Western scientists help track rare meteorite

Image of the fireball taken by the Global Meteor Network camera in Hullavington, Wiltshire, U.K., February 28, 2021. Photo by Paul Dickinson (GMN)

An “extremely rare” meteorite has been found in the U.K., thanks to the help of Western University researchers.

The space rock was captured on camera falling to Earth by the UK Fireball Alliance and Global Meteor Network (GMN) on February 28. The GMN is a world-wide network of professional and amateur astronomers operating 300 cameras in 22 countries. It is coordinated by Denis Vida, a meteor physics postdoctoral associate at Western.

Using the video footage, the network was able to pinpoint where the meteorite landed in Winchcombe, England and recover almost 300 grams of it.

“It turned out that they were of an extremely rare meteorite type, a carbonaceous chondrite. So far, this is only the fifth meteorite of this type with a known orbit, and the most pristine one because it was recovered immediately after the fall,” said Vida.

Carbonaceous chondrites have been in a deep freeze for the last 4.5 billion years, untouched by any heating. They are the remnants of the formation of the Solar System and contain organics and amino acids – the ingredients for life.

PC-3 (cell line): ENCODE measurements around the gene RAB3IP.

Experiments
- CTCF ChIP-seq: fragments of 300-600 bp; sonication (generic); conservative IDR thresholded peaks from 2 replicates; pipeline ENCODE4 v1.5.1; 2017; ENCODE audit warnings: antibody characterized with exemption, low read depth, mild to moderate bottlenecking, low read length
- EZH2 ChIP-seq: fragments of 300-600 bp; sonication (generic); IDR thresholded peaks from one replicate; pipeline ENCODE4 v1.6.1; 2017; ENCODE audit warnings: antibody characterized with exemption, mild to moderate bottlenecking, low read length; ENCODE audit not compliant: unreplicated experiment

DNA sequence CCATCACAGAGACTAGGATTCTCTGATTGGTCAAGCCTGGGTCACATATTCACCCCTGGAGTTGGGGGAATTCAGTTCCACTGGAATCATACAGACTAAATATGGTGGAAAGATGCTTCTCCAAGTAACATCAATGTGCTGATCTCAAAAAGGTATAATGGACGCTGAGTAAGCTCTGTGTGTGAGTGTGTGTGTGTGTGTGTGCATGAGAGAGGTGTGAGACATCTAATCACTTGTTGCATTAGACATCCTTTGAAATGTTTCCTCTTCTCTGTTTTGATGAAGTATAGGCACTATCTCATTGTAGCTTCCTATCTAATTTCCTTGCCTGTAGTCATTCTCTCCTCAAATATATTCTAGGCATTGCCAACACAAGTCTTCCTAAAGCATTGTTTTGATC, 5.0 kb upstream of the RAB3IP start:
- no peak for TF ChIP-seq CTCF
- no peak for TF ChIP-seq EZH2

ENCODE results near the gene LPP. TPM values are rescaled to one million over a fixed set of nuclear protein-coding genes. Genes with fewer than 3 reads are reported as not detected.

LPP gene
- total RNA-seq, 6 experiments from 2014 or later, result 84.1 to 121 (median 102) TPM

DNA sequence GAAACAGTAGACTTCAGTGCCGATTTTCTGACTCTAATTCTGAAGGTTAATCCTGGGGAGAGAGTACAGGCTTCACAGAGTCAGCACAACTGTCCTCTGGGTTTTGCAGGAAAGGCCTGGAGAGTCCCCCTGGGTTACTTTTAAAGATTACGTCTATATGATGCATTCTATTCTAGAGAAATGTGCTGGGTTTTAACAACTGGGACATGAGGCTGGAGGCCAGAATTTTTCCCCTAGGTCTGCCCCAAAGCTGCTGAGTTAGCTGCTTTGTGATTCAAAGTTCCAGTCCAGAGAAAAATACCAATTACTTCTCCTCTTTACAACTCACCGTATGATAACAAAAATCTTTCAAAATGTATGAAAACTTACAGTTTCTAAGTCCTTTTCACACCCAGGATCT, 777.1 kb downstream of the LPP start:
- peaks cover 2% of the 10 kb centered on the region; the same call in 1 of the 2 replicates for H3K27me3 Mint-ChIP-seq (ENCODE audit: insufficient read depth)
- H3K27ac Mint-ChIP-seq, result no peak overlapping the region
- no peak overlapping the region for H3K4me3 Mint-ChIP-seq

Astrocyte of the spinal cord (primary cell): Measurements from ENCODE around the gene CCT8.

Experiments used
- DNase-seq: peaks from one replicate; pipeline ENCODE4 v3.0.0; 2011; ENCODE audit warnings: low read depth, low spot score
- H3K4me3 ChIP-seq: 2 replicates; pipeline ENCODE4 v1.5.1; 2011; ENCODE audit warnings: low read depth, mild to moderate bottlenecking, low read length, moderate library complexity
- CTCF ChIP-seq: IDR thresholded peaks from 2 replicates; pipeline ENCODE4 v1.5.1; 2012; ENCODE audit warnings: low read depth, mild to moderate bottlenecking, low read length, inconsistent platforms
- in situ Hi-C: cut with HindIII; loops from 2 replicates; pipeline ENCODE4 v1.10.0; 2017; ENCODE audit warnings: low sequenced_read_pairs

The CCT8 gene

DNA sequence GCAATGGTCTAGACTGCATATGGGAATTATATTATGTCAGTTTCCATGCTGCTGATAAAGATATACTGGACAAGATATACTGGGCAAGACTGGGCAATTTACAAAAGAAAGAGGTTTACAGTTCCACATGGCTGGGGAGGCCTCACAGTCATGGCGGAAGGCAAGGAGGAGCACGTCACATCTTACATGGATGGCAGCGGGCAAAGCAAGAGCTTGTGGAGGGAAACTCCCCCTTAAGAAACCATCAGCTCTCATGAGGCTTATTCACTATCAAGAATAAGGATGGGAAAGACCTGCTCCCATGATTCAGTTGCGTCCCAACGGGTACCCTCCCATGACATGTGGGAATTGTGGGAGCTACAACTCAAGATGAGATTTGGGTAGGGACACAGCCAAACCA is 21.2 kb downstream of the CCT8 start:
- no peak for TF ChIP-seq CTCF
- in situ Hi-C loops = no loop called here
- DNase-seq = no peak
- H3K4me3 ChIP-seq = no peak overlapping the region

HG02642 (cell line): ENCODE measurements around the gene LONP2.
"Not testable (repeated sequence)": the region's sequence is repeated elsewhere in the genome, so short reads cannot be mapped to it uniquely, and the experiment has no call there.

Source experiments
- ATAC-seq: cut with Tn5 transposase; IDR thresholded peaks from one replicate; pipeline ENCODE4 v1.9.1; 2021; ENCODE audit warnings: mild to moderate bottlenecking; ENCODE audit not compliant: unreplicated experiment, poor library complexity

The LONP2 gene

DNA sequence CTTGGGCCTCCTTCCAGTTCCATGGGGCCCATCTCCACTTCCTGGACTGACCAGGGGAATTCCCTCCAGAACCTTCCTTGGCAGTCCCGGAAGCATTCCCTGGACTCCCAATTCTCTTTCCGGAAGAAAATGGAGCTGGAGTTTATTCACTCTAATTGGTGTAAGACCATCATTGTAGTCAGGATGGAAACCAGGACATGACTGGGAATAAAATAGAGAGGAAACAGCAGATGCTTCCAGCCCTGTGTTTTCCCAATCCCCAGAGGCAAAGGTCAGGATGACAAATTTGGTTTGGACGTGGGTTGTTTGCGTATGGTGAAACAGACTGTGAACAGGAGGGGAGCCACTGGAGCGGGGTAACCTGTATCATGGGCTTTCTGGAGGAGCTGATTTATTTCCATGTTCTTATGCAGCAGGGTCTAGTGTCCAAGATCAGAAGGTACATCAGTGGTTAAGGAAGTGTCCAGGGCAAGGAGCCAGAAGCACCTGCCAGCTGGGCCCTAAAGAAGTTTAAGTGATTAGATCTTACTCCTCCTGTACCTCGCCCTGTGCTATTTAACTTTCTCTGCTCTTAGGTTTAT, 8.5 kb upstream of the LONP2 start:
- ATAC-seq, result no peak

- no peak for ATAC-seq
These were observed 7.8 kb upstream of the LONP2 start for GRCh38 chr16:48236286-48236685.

Vida’s role in the extraordinary recovery began when he was asked by the UK Fireball Alliance to determine the trajectory of the fireball using state-of-the-art software at Western. After reviewing the data, he identified two U.K.-based cameras that captured the fireball and determined some meteorites had indeed hit the ground. The camera network tracked the fragments to the velocity of 3 km/s, the theoretical limit at which meteors slow down so much that they stop producing light. It quickly became clear the largest four fragments visible in the video had a mass of around 100 grams.

Using this information, the meteorites were found immediately after the fall.

They are now being studied by a scientific team as part of an unprecedented worldwide research effort aimed at providing answers to questions about the early history of the solar system and life on Earth.

“Imagine you take some eggs, flour, and sugar. You follow a recipe, mix them together and bake them in the oven. Voila, you have nice cake,” said Vida. “The cake is our Solar System. Baked, mixed, changed. In this analogy, carbonaceous chondrites are a chunky mix of eggs, flour and sugar that somehow ended up in the freezer, and we’re using them now to figure out how the cake, in this case the Solar System, was made.”

Vida added the rare meteorite provides evidence of liquid water outside the Earth.

“Some contain up to 20 per cent water, and are full of organic compounds, including amino acids,” Vida said.